Spiritual growth happens in stages. Bible teachers like Charles Stanley map it out with phases such as 1) Unbelief, dormancy; 2) Salvation and a ‘honeymoon’ time; 3) Eager serving, a sense of wanting to repay Christ for all He has done; 4) Inadequacy, fruitless, feeling as if I cannot do anything right; 5) Spirit-filled, learning how to yield to the Holy Spirit; 6) Re-programming, where things of the past that affect consistency are brought to the surface and dealt with; 7) The exchanged life, living in dependance upon Christ for everything.
While spiritual growth doesn’t necessarily fit into categories, Stanley’s phases do happen. I suppose the more important question is how to make them happen, how to make progress.
We’ve all heard stories about children planting seeds then digging them up each day to see if they are growing. That isn’t the best idea for spiritual growth either, because our focus needs to be on Jesus, not turned inward. However, I’ve noticed that I can ask myself certain questions and practice certain disciplines. While they don’t make growth happen, they do help with the hindrances. More than that, these disciplines are in line with what God is trying to do as He produces growth in me. They help me cooperate with Him, so in no particular order . . .
First is to have a holy dissatisfaction with myself. That means allowing the Spirit to tell me what is wrong. His voice comes as gentle nudges, sometimes so gentle that I can easily push them away or turn them off. Instead, I need to listen, to not be too quick with “positive thinking” or anything that denies His elbow in my ribs. “Do not grieve the Spirit” (Ephesians 4:30).
Second, ask God to transform my life. This sounds like such a noble prayer, and the first time I prayed it, I was looking for glorious results. Now I’ve learned that if I pray that, I’d better duck. God answers this one, and the tools He uses can be painful. I’m reading Job and remember how the book starts with God calling Job His servant, and defending him to Satan as an upright man whose faith would stand no matter what tests came along. After all Job went through, his faith did stand, but he had turned inward as he complained, and had some serious questions about God.
Then God reveals Himself to Job. After that, Job acknowledges that his knowledge of the Lord was enlarged. In Job 42:1-6, he says, “I have heard of You by the hearing of the ear, but now my eye sees You. Therefore I abhor myself, and repent in dust and ashes.”
Job grew through hanging on in his ordeal, but also through realizing that God is God and can do whatever He wants in his life. Maybe Job didn’t ask for this growth, but whenever I have asked, the Lord has often used extreme trials to temper and enlarge my faith and to make me more like Jesus.
Third, put myself in ‘places of grace’ by practicing spiritual disciplines. Growing Christians are reading God’s Word, praying, studying, worshiping God in church with others, serving Him, and so on. These things don’t ‘make’ growth happen, but without them, it seldom does.
Fourth, I need to be thorough when it comes to repentance. When I sin, I need to confess it to God without excuses, blame-shifting, or reluctance to change. I cannot grow in Christian character and harbor sin at the same time.
Fifth, make restitution where possible. Not every sinful deed involves injury to another person, but many of them do. God wants me to make it right. This is one of the most difficult parts of growing, but I will stop growing if I refuse to go there.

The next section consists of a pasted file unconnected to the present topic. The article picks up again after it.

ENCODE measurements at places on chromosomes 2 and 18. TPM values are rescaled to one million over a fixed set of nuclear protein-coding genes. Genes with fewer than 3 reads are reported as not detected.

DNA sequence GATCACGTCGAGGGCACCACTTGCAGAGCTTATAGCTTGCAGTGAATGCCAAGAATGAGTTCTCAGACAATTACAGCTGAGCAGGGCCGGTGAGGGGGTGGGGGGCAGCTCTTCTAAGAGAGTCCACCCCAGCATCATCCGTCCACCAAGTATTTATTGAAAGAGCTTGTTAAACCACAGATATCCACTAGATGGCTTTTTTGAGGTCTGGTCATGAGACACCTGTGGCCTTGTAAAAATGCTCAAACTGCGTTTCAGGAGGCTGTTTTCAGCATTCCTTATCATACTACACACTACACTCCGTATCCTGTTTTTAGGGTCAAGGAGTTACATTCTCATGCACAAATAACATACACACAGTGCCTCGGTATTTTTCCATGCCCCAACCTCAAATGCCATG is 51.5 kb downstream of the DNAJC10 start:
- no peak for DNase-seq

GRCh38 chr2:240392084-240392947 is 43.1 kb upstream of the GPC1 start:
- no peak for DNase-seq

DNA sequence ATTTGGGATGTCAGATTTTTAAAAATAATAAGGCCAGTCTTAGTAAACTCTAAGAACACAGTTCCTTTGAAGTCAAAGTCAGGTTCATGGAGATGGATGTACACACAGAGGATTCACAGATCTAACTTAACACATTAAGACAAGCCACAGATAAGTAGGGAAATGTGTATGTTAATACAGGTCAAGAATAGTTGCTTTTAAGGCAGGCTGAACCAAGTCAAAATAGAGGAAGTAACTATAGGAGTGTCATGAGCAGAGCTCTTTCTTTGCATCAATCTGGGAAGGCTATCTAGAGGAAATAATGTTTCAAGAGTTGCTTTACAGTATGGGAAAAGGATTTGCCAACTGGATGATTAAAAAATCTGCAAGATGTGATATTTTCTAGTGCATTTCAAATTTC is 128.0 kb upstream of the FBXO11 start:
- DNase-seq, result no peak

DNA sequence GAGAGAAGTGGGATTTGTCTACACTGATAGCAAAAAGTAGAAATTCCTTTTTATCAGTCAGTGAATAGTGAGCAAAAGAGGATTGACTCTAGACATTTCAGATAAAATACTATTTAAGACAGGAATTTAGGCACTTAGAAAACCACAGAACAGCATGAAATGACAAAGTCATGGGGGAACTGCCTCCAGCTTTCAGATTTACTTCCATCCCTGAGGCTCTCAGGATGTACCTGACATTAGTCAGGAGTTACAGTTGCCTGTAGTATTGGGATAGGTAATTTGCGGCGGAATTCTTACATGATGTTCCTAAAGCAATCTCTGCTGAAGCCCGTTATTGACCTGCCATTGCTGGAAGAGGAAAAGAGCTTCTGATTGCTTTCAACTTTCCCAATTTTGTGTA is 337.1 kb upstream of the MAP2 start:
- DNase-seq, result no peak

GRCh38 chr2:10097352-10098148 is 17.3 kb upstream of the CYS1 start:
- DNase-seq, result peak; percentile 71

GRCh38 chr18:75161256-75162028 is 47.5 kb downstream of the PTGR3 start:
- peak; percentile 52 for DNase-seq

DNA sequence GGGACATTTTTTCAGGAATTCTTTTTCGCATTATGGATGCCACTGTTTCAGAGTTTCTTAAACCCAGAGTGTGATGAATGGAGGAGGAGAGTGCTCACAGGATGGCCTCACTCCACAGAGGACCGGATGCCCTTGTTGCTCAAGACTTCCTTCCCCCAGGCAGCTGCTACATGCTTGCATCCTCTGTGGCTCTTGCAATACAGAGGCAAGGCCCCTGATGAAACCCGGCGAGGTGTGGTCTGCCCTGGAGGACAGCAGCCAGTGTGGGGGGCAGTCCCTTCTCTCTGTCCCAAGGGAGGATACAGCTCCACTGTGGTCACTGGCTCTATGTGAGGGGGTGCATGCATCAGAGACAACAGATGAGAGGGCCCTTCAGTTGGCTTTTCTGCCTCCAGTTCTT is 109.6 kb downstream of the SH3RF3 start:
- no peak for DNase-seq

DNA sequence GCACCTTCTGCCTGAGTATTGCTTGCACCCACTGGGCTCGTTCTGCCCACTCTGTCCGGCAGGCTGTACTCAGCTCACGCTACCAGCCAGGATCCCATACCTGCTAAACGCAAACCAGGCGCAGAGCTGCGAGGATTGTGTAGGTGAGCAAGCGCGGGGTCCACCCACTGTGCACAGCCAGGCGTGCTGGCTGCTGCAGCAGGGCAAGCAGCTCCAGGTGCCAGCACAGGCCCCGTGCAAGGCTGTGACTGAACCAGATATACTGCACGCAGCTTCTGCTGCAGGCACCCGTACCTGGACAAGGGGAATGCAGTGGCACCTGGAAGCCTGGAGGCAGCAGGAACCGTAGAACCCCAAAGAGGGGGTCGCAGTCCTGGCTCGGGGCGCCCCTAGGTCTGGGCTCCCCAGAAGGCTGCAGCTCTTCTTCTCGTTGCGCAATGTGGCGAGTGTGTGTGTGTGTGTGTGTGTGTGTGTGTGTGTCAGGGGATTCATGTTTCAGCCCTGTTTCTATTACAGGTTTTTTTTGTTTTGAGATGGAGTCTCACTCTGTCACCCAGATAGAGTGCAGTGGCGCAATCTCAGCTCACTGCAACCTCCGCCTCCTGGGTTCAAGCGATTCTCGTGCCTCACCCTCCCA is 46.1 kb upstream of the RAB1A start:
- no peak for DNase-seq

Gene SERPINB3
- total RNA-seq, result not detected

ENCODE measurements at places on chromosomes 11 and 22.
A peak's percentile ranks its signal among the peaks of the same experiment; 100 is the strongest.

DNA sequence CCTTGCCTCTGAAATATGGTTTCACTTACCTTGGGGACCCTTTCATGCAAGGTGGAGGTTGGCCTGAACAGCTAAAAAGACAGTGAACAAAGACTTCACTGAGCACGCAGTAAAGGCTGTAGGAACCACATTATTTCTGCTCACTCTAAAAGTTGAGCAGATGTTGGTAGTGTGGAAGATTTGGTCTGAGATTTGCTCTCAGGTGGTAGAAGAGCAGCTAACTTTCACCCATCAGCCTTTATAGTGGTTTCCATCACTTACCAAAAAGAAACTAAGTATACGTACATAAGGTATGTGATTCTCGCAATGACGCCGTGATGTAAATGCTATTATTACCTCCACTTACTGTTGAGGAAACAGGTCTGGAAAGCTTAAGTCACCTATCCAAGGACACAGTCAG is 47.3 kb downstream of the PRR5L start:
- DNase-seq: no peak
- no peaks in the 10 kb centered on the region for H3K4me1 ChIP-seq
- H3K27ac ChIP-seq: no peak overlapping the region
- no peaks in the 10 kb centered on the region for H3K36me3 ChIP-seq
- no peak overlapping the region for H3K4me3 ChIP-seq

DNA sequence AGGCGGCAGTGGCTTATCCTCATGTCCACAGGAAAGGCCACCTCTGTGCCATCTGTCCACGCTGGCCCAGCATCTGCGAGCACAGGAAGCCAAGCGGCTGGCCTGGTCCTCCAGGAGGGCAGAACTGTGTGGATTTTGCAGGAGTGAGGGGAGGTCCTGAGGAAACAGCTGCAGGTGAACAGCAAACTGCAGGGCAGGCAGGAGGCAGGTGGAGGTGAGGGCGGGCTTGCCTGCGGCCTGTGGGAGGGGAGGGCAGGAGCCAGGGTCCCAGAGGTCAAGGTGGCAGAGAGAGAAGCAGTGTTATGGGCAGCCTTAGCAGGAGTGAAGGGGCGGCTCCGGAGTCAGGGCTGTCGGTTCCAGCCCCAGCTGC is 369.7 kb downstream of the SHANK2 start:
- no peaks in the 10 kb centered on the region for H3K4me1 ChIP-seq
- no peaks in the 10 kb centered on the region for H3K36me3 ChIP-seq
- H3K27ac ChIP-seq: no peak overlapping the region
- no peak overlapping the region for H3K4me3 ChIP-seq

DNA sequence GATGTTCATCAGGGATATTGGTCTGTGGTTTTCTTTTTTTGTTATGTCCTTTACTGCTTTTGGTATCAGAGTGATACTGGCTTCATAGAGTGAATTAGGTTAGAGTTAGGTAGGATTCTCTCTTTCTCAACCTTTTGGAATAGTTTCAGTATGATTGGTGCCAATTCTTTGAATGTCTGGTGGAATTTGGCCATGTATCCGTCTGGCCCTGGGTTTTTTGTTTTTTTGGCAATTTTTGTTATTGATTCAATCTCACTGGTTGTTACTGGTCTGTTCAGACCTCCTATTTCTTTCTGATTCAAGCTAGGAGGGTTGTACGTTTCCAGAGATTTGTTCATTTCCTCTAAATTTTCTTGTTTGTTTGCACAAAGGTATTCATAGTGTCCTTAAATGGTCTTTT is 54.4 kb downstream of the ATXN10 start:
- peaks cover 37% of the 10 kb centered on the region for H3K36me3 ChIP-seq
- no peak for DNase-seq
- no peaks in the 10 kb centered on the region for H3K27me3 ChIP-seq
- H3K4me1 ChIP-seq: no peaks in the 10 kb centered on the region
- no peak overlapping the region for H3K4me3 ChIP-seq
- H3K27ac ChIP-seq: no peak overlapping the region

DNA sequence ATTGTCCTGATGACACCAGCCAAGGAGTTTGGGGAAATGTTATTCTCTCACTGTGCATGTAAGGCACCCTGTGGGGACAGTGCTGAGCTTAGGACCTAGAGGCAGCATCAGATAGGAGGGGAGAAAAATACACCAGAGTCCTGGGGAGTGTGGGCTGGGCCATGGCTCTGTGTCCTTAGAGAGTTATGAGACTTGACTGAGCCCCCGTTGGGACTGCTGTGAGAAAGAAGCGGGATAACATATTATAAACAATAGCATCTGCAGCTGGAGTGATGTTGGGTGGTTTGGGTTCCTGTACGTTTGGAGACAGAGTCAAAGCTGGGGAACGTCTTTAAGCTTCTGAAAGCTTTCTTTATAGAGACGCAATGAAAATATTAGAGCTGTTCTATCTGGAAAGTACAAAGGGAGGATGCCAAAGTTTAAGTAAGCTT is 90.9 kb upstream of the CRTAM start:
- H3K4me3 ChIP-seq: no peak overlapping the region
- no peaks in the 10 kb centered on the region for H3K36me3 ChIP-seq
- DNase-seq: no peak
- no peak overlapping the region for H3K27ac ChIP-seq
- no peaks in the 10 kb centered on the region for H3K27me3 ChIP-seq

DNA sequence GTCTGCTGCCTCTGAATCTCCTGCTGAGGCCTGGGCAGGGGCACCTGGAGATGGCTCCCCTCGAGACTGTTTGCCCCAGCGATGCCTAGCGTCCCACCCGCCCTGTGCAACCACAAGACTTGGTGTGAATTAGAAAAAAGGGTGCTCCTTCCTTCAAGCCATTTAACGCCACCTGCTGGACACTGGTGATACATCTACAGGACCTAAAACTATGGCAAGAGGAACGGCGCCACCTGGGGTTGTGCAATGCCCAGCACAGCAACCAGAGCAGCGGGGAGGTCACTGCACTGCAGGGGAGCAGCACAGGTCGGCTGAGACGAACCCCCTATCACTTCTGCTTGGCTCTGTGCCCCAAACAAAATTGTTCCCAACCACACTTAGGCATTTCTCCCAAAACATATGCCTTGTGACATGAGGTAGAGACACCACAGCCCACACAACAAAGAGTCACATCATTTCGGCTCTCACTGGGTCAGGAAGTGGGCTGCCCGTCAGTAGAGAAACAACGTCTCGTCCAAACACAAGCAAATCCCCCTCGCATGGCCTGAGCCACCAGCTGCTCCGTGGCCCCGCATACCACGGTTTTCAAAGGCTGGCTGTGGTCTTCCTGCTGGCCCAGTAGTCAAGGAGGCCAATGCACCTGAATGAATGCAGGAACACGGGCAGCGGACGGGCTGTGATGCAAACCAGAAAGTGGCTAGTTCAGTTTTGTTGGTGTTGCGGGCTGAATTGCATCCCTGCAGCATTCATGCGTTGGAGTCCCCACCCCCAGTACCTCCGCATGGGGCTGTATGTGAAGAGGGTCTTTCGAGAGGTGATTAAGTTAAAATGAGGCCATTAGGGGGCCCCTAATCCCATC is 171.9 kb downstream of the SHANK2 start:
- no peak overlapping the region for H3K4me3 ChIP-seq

Sixth, develop a seriousness of purpose. Maybe getting older helps, but I’ve realized that life here is very short. Most of what I do has no eternal value whatsoever. Cook, eat, clean, sleep, read a novel, make a quilt, plant flowers, pull weeds—none of it will go with me to heaven, only the Christian character that develops as a result. I can make a meal without any thought, or I can make it an expression of God’s love for my guests. Even though the Holy Spirit controls whether or not God uses these things, being purposeful makes me think twice about how I spend my days, even my moments. “Whatever you do, do it heartily, as to the Lord and not to men” (Colossians 3:23).
Seventh, and related to the above, narrow my focus. This might not apply to everyone but it certainly is important for me. I’m interested in so many things, can do many things, and love doing many things. However, a scattered approach to life often means that I don’t hit any targets. This year, I determined to take the dozens and dozens of thing on my to-do list and sort/toss/condense until the list had limited but definite shape and is doable. I’ve also been decluttering and simplifying my home.
This has been perhaps the most challenging. For example, I love to quilt, love art and painting, and graphic art. I cannot do all this, so I’ve picked art quilts as my artistic expression (with a purpose to glorify God and benefit others, of course), and all my art books, art materials, etc. either work toward that goal or go into the ‘give away’ pile. Oh, the freedom!
I’ve a wonderful little book called “Principles of Spiritual Growth” by Miles J. Stanford. In it he says that the life of Christ is an organic thing, a powerful thing. Life grows. It cannot help itself. Jesus lives in me, and He will come out, be seen, make Himself known.
I agree, but I know that I can put a rock on top of that growth, dump toxins on it, undernourish it, keep it from the sun (Son), and stunt it by neglect. God is able to deal with me should I be so foolish, but I’d rather have the other kind of trials—those that come because Satan doesn’t like what I’m doing—rather than the ones God brings because I’m grieving or quenching His Spirit and refusing to grow up in my faith.